It’s the logic, reasoning, and judgment of the officials involved in the incidents above (and yours, unfortunately) that ensures the United States, and Nebraska, will never be respected as far as soccer officiating goes.

I don’t know what that’s supposed to mean. U.S. referees have more respect on the international stage than ever before, and Nebraska is making quite a name for itself in the U.S. in NCAA, USSF, and FIFA competitions. Considering how mediocre the soccer is around these parts, Nebraska’s referees do remarkably well.

Your complaint begs the question: If your interpretation and application of the laws/rules of the game are so stellar, why don’t you do the game a favor and grab a whistle? I have asked you that before. Will 2007 be the year?

bossy boss May 14, 2007 at 5:43pm

Soooooo, Dave K won’t pick up the whistle.  Maybe he doesn’t know as much as he thinks he does.  I’ve found that to be the case of many.  They complain, usually because a call goes against “their” team, but they don’t know enough to be unbiased.
It takes a special person first to have the guts to be a ref, unpire, etc. and not many people have the knowledge to do it plus it takes an unbiased person to actually do it.
Mr. Wilson sound like he has it together; keep up the good work Mr. Wilson!

Dave K May 14, 2007 at 6:48pm

<i>You don

Mr. Wilson May 14, 2007 at 7:20pm

As I previously told you, my refereeing days are over.

I must have misunderstood. I thought you just couldn’t do it now (due to injury). I didn’t realize you had written it off altogether. Drat, one more to remove from the “maybe” list.

If I need to become a referee in order to discuss refereeing with you, that’s great.

No such thing was stated or implied, though speaking generally, certain matters are easier to discuss with those with direct and recent experience.

D.M.B. May 14, 2007 at 7:24pm

Reffing has made me more unbiased than I think the average fan.  I now look at situations from both sides and don’t just complain when the call goes against my team.

The chest bump certainly deserved a red card.  You want to stop that kind of behavior immediately.  If you give that kid a yellow card what is stopping another kid from doing it?  And then another?  You have to give them all yellows because you’ve set a pattern for leniency.  Then sooner or later you’ll get a punch thrown and all hell breaks loose.  If I saw that in a baseball game, it would warrant an immediate ejection.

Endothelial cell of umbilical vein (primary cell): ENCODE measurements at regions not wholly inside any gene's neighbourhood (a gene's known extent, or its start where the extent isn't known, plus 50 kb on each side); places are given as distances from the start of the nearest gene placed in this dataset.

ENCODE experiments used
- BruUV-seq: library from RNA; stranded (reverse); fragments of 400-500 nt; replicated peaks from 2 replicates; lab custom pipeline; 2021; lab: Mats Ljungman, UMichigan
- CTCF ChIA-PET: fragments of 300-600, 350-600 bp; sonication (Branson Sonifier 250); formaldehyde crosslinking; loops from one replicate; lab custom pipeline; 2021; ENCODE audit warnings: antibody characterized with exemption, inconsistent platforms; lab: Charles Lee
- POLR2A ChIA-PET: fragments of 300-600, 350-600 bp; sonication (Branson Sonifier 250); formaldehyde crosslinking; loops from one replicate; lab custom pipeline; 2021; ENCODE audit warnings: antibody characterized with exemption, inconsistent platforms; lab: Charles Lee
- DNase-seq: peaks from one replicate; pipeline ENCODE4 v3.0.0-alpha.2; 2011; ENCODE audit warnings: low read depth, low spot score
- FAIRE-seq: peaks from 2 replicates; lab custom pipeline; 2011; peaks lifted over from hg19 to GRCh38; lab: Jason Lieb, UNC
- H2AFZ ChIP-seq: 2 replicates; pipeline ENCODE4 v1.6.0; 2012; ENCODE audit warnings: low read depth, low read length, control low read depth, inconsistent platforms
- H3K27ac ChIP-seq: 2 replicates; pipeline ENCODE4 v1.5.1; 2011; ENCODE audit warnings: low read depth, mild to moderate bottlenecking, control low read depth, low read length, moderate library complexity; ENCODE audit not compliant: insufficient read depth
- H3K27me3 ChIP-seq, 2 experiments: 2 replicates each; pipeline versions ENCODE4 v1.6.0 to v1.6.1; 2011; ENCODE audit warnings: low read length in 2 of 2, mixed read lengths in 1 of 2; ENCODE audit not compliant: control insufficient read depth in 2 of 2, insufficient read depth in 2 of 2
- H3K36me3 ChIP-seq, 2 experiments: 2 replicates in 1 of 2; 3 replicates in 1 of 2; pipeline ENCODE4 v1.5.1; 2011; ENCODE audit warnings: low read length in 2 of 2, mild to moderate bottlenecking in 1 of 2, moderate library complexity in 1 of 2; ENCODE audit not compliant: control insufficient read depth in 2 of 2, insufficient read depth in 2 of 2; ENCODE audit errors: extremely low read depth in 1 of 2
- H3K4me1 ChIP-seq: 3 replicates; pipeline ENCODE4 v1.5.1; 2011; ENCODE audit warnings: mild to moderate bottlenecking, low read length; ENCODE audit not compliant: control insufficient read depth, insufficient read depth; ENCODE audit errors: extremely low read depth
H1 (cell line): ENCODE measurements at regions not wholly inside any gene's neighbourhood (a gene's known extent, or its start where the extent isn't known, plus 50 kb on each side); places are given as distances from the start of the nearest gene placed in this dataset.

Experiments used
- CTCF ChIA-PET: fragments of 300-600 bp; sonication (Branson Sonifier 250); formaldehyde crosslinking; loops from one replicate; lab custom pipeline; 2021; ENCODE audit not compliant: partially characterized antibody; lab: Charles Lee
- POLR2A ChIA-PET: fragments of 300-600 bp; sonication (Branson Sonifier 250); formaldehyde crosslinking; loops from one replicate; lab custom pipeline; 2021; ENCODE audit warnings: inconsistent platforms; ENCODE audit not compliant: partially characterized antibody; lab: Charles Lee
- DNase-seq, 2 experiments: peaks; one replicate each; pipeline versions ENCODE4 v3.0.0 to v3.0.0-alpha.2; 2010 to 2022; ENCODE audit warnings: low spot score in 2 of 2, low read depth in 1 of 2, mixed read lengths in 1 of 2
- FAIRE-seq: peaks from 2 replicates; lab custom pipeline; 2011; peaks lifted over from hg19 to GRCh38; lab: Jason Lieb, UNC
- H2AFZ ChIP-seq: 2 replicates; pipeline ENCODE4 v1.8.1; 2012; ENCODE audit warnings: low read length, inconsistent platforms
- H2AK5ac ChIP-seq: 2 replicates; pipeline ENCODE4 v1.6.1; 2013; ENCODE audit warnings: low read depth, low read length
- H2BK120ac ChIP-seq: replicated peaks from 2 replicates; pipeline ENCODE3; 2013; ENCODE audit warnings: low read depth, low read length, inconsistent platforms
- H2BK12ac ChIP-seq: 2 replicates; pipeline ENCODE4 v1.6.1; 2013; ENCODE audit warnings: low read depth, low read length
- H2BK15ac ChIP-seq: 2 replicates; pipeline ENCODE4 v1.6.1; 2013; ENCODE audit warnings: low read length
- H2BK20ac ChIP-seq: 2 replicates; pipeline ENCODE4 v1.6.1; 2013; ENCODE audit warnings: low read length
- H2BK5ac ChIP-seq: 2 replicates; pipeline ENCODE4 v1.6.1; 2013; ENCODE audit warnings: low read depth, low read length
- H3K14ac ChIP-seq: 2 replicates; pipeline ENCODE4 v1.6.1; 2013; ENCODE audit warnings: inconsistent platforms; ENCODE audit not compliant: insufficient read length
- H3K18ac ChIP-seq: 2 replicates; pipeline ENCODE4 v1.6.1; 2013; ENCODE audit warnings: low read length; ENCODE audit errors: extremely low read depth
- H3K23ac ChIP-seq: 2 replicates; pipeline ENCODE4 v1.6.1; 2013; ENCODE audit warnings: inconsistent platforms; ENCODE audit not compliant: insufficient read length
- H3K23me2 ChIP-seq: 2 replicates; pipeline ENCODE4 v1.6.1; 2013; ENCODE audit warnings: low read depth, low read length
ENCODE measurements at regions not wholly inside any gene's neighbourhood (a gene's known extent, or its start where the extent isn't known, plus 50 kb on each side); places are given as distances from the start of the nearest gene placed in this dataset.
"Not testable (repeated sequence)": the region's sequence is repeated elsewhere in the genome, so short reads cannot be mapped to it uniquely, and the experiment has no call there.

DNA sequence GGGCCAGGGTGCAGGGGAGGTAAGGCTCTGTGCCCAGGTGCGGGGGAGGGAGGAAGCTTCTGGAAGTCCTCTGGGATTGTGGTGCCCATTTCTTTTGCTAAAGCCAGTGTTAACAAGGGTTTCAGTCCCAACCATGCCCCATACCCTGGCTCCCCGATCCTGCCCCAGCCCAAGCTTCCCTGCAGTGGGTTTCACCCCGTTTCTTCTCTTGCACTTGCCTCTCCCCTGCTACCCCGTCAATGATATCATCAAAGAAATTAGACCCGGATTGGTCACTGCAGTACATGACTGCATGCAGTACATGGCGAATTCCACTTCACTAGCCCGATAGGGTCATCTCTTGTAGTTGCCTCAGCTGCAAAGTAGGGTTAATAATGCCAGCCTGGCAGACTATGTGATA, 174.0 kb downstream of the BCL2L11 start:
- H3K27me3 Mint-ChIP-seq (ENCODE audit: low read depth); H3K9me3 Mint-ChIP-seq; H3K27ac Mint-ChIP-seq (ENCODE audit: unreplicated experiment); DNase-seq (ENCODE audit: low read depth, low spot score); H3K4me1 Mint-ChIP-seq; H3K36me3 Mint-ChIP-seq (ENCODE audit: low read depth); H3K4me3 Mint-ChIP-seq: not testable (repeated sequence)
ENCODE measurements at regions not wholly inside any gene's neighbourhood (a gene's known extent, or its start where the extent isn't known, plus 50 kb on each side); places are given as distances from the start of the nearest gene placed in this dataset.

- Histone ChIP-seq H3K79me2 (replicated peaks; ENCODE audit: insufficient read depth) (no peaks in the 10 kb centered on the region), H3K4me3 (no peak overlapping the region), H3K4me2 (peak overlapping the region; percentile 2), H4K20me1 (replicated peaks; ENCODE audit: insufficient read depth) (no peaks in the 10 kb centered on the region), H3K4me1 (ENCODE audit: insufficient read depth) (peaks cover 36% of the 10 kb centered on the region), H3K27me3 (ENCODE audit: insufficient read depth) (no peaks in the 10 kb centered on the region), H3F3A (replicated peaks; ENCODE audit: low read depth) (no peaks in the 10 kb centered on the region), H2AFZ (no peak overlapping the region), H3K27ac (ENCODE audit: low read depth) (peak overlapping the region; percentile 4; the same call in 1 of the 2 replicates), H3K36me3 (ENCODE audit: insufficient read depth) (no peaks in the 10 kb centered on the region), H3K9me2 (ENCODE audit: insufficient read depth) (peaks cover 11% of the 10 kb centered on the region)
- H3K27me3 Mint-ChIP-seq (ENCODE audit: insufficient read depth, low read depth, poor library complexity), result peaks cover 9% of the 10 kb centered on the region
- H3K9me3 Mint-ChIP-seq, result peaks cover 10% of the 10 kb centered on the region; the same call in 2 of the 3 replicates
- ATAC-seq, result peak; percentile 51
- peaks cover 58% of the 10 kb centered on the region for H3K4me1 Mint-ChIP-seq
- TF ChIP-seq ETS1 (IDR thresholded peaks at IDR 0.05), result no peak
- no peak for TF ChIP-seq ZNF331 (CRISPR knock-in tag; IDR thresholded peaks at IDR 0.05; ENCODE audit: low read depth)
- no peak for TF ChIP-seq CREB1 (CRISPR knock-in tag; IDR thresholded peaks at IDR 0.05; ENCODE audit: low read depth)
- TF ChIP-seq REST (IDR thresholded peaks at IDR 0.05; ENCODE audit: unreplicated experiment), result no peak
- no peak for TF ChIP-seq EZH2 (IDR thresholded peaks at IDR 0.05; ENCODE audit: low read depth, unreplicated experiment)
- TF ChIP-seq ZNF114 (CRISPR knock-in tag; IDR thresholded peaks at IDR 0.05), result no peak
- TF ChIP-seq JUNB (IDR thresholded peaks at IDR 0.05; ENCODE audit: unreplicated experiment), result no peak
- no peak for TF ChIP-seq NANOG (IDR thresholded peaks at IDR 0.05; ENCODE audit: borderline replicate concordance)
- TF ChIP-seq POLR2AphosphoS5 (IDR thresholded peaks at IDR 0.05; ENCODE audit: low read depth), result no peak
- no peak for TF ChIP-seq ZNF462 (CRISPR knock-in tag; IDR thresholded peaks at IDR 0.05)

As for the Elkhorn situation.  I can see what Dave is saying, that its unfortunate that their season ended on a boarder line call like that.  No ref wants to become the center of attention in a late game situation like that.  (ok that’s not true, most refs don’t)  But if he thought it was a foul then you have to call it.

Dave K May 14, 2007 at 7:27pm

Ah yes, I went back and read that email and I did leave this fall open as a possibility. I’m not sure how I’d emotionally handle being on a soccer field and not playing.  We’ll see what happens, but I’d still have to find the desire and the time to do it.

Dave K May 14, 2007 at 7:50pm

<i>The chest bump certainly deserved a red card.  You want to stop that kind of behavior immediately.  If you give that kid a yellow card what is stopping another kid from doing it?  And then another?  You have to give them all yellows because you

CG May 16, 2007 at 7:29pm

So it was the referee’s fault for the foul (and not the player’s)? I fail to see your logic Dave K.

Duffman May 18, 2007 at 9:43pm

Thats like saying that calling Pass interference on the final play in a football game is the Refs fault.  Also if they would have scored before the foul it wouldn’t have one the game so don’t blame the ref blame that whining coach for not coaching better.

Duff Out

Commenting is not available in this channel entry.

The Blogs

Syndication icon

Toolbox